By Eric Dixon
March 5, 2020
Allen Iverson’s career personified perseverance, creativity and courage. He played all 722 games in a Sixers uniform as if it were his last. For that he is beloved and iconic in Philly. Another reason is that he just gets us. He understands the culture. He understands how emotional and heartfelt our commitment to our basketball community is and nothing showed that more than when he extended a groundbreaking invitation to one of the areas biggest high school stars, Diamond Johnson. She will be the first female player to be given such a platform in a national-level showcase when she suits up to take part in the 24K Showcase event on Wednesday, April 22. Through that she will be given an opportunity to earn a spot in the later game featuring talents from around the country to be held Friday, April 24th. The significance of it was not lost on Iverson or his camp.
It’s huge. But he didn’t do it to be “huge”. He did it because he felt it was right. He did it because he felt she deserved it. He did it to bring a smile to a young player who has worked her tail off to be one of the very best our city has ever seen and after seeing the egregious snub she received from another All Star panel.
Johnson, who scored 2741 points in HS and ranked as high as the number 6 prospect in her class (2020) by ESPN expected to be invited to participate in the girls high school McDonald’s All-American game. It didn’t happen. Now, it doesn’t matter. Especially after this past Monday afternoon when she received a Facetime call from one of her heroes, whose number she wears partly in homage to him, to personally invite her to play in his event. Against the boys. This is historic and courageous. But it also feels right and typical of Iverson and his team.
During his 14 year NBA playing career he routinely displayed the brazen, brave and rebellious part of his nature on and off the court. We can all remember him driving relentlessly into the paint amongst the trees and somehow, despite his relatively diminutive frame, he emerged successful. He would do what others couldn’t or wouldn’t.
Although the two had never met, there are connections between them that are appreciated. Johnson, who was born in Philadelphia, moved to Hampton, Virginia as a middle schooler and began her illustrious high school career at Phoebus High School where she established herself as a young phenom, averaging 33 ppg as a sophomore. She played for the legendary Boo Williams, the same program Iverson ran with. Perhaps that is where her affinity for number three took root.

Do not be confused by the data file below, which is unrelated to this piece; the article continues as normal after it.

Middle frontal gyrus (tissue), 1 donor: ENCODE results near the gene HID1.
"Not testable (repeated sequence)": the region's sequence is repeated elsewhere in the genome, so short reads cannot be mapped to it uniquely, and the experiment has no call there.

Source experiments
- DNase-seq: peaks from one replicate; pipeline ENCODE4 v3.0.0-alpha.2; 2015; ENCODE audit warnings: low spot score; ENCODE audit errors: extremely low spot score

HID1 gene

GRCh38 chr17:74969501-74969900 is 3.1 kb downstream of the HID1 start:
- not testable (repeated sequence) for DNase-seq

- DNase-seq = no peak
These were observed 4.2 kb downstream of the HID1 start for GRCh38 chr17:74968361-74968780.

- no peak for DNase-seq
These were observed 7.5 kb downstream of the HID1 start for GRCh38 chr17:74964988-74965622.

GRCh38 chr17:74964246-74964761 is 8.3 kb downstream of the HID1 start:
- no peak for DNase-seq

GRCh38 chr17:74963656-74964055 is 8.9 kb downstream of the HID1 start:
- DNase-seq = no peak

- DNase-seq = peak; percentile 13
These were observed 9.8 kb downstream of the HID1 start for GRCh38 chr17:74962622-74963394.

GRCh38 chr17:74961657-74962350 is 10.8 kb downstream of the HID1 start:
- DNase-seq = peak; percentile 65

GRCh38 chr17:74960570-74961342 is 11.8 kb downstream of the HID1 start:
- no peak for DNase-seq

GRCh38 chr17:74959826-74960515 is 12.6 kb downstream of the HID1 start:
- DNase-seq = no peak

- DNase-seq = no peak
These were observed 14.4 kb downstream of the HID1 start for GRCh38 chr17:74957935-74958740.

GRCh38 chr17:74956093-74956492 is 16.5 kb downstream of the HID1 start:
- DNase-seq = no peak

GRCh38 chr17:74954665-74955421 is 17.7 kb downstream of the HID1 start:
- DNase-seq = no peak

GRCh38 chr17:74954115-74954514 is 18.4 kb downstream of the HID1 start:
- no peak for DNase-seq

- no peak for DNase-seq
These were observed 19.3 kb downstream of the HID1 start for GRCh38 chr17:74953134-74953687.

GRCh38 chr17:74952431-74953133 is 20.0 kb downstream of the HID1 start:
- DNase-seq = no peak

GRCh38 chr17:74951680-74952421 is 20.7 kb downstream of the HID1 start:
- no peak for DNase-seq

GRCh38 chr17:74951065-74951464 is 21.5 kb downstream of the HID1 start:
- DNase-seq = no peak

Bobby Bates, Iverson’s business partner, ironically received the call about losing Kobe Bryant just as he was speaking with another partner about the details of possibly including Diamond in the game. The call changed his life. The emotion he felt at that moment led to changes in the format of the game and the event. What didn’t change was the desire to include Diamond.
There are many layers to how she was incorporated. She was intentionally named the 24th player to give her a chance to be celebrated separately from her male counterparts due to the significance of her being the first female invited to such a stage. Her inclusion honors Giana “Gigi” Bryant, a budding female hoop star whose life was cut short with her legendary father’s. None of this has been lost on Iverson, his team or Diamond and her coach.
As we peel back the layers of her inclusion we see a side of Iverson that is rarely discussed or even acknowledged. He is empathetic and authentic. He loves the communities he calls home and feels an obligation to manifest that love in ways that are part of his unique legacy. That legacy just got a little bigger and gained more substance. We know he is still a part of Philadelphia. We now know he still feels like we are a part of him. He still gets us.